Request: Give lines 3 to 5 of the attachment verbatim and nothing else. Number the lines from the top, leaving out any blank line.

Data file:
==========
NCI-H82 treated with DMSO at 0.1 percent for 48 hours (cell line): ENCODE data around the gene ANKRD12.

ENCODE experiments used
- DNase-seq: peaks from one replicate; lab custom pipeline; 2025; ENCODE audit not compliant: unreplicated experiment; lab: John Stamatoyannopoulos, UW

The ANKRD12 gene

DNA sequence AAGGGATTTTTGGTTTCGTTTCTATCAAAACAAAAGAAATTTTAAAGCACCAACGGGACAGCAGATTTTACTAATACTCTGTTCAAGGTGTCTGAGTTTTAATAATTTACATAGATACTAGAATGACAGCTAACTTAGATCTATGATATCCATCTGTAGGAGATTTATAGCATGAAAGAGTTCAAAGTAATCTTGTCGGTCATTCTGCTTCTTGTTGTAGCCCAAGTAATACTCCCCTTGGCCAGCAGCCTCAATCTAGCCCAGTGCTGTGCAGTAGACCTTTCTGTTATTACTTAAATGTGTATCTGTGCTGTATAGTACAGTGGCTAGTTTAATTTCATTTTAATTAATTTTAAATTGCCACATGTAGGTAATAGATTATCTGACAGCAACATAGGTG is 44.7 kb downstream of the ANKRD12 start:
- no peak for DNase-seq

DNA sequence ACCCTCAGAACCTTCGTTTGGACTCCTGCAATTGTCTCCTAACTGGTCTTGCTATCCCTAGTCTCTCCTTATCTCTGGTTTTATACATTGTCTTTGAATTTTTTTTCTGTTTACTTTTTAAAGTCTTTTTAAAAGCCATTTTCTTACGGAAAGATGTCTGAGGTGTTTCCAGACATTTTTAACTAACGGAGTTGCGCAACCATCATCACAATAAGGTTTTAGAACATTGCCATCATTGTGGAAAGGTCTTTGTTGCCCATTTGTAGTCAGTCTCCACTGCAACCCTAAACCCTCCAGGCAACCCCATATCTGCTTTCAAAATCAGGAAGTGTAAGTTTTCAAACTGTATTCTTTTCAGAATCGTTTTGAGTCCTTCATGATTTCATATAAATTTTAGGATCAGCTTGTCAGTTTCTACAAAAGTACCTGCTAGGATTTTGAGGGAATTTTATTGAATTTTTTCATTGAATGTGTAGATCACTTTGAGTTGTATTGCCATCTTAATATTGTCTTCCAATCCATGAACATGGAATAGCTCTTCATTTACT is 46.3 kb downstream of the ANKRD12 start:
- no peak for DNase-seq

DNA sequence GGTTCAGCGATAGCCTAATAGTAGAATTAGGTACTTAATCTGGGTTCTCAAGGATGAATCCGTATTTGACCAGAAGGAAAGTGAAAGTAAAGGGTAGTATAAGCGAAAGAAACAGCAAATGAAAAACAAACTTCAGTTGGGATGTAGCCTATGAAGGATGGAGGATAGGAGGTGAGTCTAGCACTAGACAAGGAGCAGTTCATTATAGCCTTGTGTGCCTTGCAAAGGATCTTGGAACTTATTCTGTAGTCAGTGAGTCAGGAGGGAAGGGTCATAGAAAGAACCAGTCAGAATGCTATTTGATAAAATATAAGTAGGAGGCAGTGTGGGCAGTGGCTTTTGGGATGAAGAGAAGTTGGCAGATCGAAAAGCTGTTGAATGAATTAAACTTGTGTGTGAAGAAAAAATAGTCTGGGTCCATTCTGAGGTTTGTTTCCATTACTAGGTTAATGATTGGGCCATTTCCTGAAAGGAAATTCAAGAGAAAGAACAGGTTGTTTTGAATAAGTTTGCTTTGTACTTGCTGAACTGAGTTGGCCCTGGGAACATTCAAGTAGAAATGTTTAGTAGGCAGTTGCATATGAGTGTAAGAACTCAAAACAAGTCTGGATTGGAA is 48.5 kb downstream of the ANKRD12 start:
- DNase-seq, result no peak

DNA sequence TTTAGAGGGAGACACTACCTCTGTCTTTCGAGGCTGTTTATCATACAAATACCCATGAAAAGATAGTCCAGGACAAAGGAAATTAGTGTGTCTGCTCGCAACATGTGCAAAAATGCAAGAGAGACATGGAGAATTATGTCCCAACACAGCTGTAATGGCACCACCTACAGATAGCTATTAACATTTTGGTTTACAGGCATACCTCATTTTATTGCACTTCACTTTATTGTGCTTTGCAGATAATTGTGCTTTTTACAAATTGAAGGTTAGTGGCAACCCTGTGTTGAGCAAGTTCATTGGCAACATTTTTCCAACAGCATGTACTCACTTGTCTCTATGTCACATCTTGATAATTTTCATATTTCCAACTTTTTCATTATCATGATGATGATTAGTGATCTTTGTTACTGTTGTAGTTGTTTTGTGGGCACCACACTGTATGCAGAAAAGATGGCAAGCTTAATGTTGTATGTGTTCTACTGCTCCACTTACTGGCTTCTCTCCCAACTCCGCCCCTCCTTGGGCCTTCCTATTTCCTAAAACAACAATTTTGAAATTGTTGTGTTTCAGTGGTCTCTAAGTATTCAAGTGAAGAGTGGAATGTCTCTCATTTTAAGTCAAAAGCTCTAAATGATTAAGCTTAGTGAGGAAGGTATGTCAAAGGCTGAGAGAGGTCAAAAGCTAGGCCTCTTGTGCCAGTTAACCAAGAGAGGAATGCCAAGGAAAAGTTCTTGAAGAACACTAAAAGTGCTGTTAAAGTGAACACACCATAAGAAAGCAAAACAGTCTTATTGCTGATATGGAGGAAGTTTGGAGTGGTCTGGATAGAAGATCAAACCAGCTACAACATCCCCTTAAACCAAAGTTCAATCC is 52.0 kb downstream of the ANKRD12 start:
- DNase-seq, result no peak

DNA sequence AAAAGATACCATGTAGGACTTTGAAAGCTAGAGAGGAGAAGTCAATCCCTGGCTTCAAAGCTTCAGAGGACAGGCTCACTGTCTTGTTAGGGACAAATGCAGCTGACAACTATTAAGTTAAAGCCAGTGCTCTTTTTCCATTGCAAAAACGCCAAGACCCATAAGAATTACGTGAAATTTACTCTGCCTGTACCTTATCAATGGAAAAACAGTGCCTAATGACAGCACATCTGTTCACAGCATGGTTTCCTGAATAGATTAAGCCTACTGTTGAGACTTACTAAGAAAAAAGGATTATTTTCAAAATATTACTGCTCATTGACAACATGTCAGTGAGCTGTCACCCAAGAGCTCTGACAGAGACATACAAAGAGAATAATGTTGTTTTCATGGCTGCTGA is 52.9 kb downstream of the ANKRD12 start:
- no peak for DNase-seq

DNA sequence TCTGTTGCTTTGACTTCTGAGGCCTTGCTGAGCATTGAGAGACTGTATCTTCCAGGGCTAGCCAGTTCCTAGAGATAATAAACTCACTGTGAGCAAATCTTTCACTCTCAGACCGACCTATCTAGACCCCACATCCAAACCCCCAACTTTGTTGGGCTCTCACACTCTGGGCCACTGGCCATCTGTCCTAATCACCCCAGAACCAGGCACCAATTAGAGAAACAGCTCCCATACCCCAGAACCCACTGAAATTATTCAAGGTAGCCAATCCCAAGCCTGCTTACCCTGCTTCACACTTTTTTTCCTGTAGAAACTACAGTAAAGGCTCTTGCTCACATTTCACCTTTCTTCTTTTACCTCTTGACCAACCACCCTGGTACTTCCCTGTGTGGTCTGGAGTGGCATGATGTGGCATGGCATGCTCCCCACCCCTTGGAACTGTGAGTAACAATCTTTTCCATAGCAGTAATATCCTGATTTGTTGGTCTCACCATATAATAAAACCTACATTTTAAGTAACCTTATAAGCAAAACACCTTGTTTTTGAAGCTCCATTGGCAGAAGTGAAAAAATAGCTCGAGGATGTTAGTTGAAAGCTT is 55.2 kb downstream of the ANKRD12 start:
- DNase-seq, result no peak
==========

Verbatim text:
- DNase-seq: peaks from one replicate; lab custom pipeline; 2025; ENCODE audit not compliant: unreplicated experiment; lab: John Stamatoyannopoulos, UW

The ANKRD12 gene

DNA sequence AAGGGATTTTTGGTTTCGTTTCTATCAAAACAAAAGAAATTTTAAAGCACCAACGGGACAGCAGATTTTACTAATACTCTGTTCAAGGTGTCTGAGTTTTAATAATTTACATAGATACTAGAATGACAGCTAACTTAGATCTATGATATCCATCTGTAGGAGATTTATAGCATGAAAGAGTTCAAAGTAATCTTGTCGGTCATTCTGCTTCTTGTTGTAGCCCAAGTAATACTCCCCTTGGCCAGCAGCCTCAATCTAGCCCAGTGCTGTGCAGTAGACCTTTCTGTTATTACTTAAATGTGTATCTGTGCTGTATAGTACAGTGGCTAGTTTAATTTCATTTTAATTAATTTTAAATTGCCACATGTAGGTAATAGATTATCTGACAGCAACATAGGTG is 44.7 kb downstream of the ANKRD12 start: